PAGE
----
At Wishes and Dishes, Hope is Served

By: Kate Bartick, Julia Bernstein, Anthony Green

Legos, dinosaurs and Disney are among 7-year-old Owen Sirmons’ favorite things, and this past March, Owen had the opportunity to experience his favorite things up close and in person. Thanks to the efforts of Make-A-Wish Central & South Texas, Owen, who has a rare genetic condition called Escobar Syndrome and scoliosis, was able to go to Legoland, Universal Studios and Disney World in Florida.

“He is the most adorable, creative, smart, funny, compassionate, strong, amazing little guy and I couldn’t think of a better person to get this Make-A-Wish experience. He loved every second of it,” said Erica Sirmons, Owen’s mother.

According to Sirmons, Owen’s favorite part of the trip was going to the Jurassic Park-themed area of Universal Studios.

“He got to have his picture taken with a raptor and that to him was like the best thing ever,” Sirmons said.

Make-A-Wish Central & South Texas is an organization dedicated to granting wishes to children, such as Owen, who are diagnosed with life-threatening medical conditions. Fulfilling wishes would not be possible without the fundraising efforts of Make-A-Wish Central & South Texas and its supporters in the community.

According to Kathryn Draper, director of special events for Make-A-Wish Central & South Texas, there are two different types of events that raise funds for the organization. The first are internal events, which are put on by Make-A-Wish Central & South Texas.

“We fund them, we market them and we coordinate them,” Draper said. “Our biggest internal fundraiser is Over the Edge. The first 200 individuals who raise the minimum of $1,500 will get to rappel down the W Austin. That is this June 11 and 12.”

External events, which are hosted by outside entities, are the second way Make-A-Wish Central & South Texas makes money. Draper said the organization relies heavily on external events, such as Wishes and Dishes. Wishes and Dishes is an event fundraiser held for the past two years in which people buy tickets to dine on meals from around the world and participate in a silent auction with proceeds going to Make-A-Wish Central & South Texas. Early estimates put funds raised from this year’s Wishes and Dishes at $52,000.

The funds raised from both internal and external events go a long way in helping Make-A-Wish Central & South Texas grant wishes.

 

 

According to Draper, since the inception of Make-A-Wish Central & South Texas in 1984, the chapter has granted over 4,200 wishes, with a milestone of 238 wishes granted this past year.

“We’ve never granted that many wishes before which is great for us because we are starting to reach our goal of reaching every eligible child in our territory,” Draper said. “This year we are set to grant 260 wishes which is even better and it can only go up from there.”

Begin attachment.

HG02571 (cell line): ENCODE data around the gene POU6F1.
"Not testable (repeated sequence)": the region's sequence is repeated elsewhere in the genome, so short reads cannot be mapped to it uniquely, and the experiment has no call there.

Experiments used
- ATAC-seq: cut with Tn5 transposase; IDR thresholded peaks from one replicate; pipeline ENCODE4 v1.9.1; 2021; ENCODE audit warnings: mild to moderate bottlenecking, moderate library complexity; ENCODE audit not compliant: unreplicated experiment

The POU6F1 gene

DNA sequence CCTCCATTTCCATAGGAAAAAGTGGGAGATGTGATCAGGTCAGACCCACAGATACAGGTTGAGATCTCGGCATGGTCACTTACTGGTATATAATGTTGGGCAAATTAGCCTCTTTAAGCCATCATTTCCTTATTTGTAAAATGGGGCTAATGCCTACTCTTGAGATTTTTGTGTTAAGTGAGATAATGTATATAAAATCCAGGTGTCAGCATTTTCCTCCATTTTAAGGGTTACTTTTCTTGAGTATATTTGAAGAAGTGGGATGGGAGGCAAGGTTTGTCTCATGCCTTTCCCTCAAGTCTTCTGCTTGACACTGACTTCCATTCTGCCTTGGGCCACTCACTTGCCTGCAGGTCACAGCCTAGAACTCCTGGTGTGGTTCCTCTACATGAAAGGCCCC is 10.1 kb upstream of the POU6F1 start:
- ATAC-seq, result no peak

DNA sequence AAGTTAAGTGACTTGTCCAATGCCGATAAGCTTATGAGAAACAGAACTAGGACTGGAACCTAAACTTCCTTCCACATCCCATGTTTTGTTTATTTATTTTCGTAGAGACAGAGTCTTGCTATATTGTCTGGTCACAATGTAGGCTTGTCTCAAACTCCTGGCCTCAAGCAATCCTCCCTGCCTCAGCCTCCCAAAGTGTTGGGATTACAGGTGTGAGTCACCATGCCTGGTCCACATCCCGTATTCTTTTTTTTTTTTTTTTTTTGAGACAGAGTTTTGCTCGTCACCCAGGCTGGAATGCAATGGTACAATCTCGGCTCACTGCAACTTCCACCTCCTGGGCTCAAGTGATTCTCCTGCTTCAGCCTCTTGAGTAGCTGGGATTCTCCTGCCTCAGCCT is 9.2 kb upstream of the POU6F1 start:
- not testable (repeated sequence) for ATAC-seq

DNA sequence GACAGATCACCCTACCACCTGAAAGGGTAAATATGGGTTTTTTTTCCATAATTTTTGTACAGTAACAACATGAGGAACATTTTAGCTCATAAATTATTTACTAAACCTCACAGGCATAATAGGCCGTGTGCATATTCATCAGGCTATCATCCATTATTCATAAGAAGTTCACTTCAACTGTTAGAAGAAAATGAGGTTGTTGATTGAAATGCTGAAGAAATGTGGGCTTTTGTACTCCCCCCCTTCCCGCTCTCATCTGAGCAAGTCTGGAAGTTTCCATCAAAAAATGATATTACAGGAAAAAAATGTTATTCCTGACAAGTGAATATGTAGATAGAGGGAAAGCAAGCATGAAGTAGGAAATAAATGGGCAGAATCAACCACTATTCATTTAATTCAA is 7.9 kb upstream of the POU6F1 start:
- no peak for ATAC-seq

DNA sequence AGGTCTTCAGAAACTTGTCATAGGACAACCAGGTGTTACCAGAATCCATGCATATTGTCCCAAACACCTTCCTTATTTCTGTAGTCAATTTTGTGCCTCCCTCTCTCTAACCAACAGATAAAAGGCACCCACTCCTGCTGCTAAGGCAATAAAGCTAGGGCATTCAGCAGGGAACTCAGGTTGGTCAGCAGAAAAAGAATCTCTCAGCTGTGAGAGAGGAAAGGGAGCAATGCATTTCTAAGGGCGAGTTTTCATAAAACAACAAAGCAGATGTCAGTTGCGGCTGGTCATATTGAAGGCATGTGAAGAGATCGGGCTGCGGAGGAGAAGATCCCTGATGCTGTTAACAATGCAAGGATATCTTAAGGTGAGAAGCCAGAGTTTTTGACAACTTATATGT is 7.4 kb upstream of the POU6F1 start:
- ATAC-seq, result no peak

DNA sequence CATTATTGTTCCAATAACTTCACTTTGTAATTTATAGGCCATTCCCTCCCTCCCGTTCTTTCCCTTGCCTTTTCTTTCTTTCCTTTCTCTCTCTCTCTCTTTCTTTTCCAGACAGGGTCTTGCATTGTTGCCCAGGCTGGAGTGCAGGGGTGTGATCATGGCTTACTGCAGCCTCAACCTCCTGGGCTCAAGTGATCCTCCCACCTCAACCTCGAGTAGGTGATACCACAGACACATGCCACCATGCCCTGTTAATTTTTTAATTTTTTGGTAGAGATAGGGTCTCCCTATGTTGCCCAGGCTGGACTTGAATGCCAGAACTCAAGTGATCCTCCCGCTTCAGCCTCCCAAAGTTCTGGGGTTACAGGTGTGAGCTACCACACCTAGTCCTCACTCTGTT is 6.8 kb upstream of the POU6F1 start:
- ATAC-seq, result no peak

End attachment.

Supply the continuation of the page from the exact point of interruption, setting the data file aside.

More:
According to Draper, the average wish costs approximately $5,000 but for top-tier wishes, such as international wishes and celebrity wishes, the cost can be a little bit more.

As for the most popular wish, a trip to Disney World is number one.

“Disney World makes up over half of all of our wishes. Our kids get to stay at a great place called Give Kids the World,” Draper said. “It really is a once in a lifetime opportunity and they get some very special treatment at Disney World.”

The ability to grant wishes for children and teens dealing with life-threatening illnesses leaves a remarkable impact on all persons involved in the wish experience.

Estela Bonacci, a Make-A-Wish Central & South Texas board member and organizer of the Wishes and Dishes event, said having the opportunity to actually meet the children and their families is what drew her to the organization.

“It truly puts perspective in your life and shows you where your priorities should be and it’s just a very rewarding, I can’t even describe it, experience. You really get a connection with the children, the siblings, the parents. It’s an amazing journey,” Bonacci said.

Draper said she believes one of the most rewarding parts about working for the organization is “hearing how much hope, strength, and joy [they’ve] brought not only the child, but the whole family.”

Sirmons said, for her, the best part of the wish experience was that Owen was celebrated by every person they met, whether the family was on the airplane traveling to Florida or at Give Kids the World or Disney World.

“The whole experience celebrated Owen every step of the way,” Sirmons said. “That, to me, was priceless.”

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